Doctoral Degree Program

The School of Natural Resources and Environment offers a Ph.D. degree in Natural Resources and Environment (NRE) and a Ph.D. in Landscape Architecture. Both are research-based and support the pursuit of either a highly focused course of study or one that broadly addresses complex, interdisciplinary issues.

Ph.D. in Natural Resources and Environment

The SNRE doctoral program has two primary tracks: Resource Ecology Management, with an ecology and science focus; and Resource Policy and Behavior, with a social science focus. Areas of specialization within the Ph.D. in SNRE are reflective of faculty research interests and parallel the eight fields of study identified in the M.S. program. (For additional resources, visit the doctoral program guidance site)

Each student's doctoral studies are guided by the dissertation adviser and committee, and tailored to the scholarly interests of each student. The goal of the doctoral programs is to develop the creative abilities of exceptional students, training them for independent work that contributes to original research and scholarship at the forefront of their chosen fields.

A Ph.D. candidate will be deeply involved in research efforts, defining and understanding critical natural and environmental resource problems, and developing new knowledge and management strategies to address these problems. These students are expected to become leaders in research, in training other professionals, and in developing the scientific knowledge base for formulating policies and management practices that contribute to the sustainable use of natural resources.

Admission to the doctoral program includes the assignment of an adviser and one or more faculty members who agree to serve on the student's Interim Guidance Committee.  During the first year of study and working in cooperation with the faculty, the student will prepare a detailed Course of Study to guide the student's coursework and scholarly development. By the end of the second academic year the student is expected to advance to candidacy by successfully complete a qualifying examination. A full dissertation proposal is expected by the end of the fifth academic semester, and students are expected to defend their dissertation by the end of the fifth academic year.

The Ph.D. is granted by the Horace H. Rackham School of Graduate Studies (generally referred to as Rackham). Degree requirements for all doctoral programs can be found in the Rackham Graduate School Academic Policies.  The SNRE Doctoral handbook provides a timeline and additional details of our expectations and requirements.

The SNRE provides a four-year funding package to accepted students.  The securing of funding is a shared responsibility by the School and the faculty advisor, and normally requires two years of teaching by the student as a Graduate Student Instructor.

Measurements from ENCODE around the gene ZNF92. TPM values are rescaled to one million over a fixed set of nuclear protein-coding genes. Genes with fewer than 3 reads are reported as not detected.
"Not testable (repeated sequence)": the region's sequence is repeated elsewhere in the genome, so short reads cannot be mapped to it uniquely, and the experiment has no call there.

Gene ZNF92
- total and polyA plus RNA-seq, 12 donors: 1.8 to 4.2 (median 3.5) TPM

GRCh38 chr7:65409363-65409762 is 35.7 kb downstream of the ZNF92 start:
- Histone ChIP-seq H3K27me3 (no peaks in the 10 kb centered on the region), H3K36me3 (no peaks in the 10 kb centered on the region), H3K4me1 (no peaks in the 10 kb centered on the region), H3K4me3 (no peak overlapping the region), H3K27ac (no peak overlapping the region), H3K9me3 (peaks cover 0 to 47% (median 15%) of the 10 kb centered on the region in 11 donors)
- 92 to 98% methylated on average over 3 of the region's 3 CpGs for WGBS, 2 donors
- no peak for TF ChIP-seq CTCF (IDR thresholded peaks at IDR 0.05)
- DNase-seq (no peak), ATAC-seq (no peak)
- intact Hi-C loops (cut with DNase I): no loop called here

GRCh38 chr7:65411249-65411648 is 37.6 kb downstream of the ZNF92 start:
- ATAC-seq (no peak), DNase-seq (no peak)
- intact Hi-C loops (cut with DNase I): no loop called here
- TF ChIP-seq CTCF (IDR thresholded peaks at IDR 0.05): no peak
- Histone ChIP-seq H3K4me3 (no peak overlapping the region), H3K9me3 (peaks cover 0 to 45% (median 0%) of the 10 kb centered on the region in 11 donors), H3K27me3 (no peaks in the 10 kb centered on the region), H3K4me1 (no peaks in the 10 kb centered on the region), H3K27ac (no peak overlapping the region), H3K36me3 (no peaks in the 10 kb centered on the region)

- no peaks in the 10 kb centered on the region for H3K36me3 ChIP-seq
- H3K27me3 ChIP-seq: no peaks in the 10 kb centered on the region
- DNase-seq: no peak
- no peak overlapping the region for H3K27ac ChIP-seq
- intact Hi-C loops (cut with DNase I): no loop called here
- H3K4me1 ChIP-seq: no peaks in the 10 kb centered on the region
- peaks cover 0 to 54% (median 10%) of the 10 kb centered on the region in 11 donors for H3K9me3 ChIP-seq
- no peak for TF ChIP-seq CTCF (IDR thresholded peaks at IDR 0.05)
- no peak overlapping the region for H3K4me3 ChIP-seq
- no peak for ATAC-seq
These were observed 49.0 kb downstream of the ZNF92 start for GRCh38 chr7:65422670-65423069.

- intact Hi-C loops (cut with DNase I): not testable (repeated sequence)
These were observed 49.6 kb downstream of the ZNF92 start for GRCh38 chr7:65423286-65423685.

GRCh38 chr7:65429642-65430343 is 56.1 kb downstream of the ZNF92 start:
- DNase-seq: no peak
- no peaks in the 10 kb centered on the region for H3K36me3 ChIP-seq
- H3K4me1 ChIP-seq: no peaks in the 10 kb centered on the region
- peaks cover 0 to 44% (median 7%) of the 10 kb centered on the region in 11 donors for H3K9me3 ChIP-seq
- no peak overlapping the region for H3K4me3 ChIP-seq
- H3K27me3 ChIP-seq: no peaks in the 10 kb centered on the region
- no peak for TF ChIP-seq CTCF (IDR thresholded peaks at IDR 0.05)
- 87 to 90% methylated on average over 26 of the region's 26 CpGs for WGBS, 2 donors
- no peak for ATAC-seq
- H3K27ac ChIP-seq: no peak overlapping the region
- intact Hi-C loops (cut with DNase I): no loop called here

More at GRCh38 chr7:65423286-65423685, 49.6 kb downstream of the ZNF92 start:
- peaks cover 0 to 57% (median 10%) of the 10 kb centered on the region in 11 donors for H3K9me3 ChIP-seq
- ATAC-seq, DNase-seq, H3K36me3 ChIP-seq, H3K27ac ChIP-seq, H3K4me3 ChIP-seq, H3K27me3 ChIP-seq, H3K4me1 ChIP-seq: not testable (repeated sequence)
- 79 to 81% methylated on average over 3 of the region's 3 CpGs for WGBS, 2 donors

For more information on the doctoral programs, contact snre.admissions@umich.edu.

Ph.D. in Landscape Architecture

Thank you for your interest in the PhD in Landscape Architecture at the University of Michigan! Faculty in the Landscape Architecture program are unable to accept any applications to the Landscape Architecture degree track for the 2015-16 Academic Year; it is, however, possible to apply for the PhD in Natural Resources and Environment degree, working with an LA faculty member as primary advisor. Please contact individual faculty in Landscape Architecture if you would like to discuss their availability for the 2015-16 academic year.

Course of study

The doctoral programs are tailored to the goals of each student; no two students in the program are likely to take an identical set of courses. At the same time, however, the programs are guided by a framework to assure that each student's academic efforts will lead to demonstrated research creativity and competence.

Since students in the programs come from diverse academic and professional backgrounds, it is important that this framework be interpreted to take advantage both of the individual's past accomplishments and the resources available at the University.

Admission to the doctoral program includes the assignment of an advisor and one or more faculty
members who agree to serve on the student's Interim Guidance Committee (IGC). During the first year of study, the student will prepare a detailed Course of Study, working in cooperation with the faculty advisor, IGC members, and other relevant faculty. The Course of Study is the plan that focuses a student's academic program, and is used to guide the student's efforts. The Course of Study is not intended to be an unalterable contract, and it is understood that it may be modified.

The Ph.D. is granted by the Horace H. Rackham School of Graduate Studies (generally referred to as
Rackham). Degree requirements for all doctoral programs can be found in the Rackham Graduate
School Academic Policies. Rackham stipulates that from the time of initial enrollment, Candidacy should be
achieved within 3 years, and the Ph.D. should be completed within seven years. Our Doctoral handbook provides a timeline and additional details of our expectations and requirements.

For more information on the doctoral programs, contact snre.admissions@umich.edu.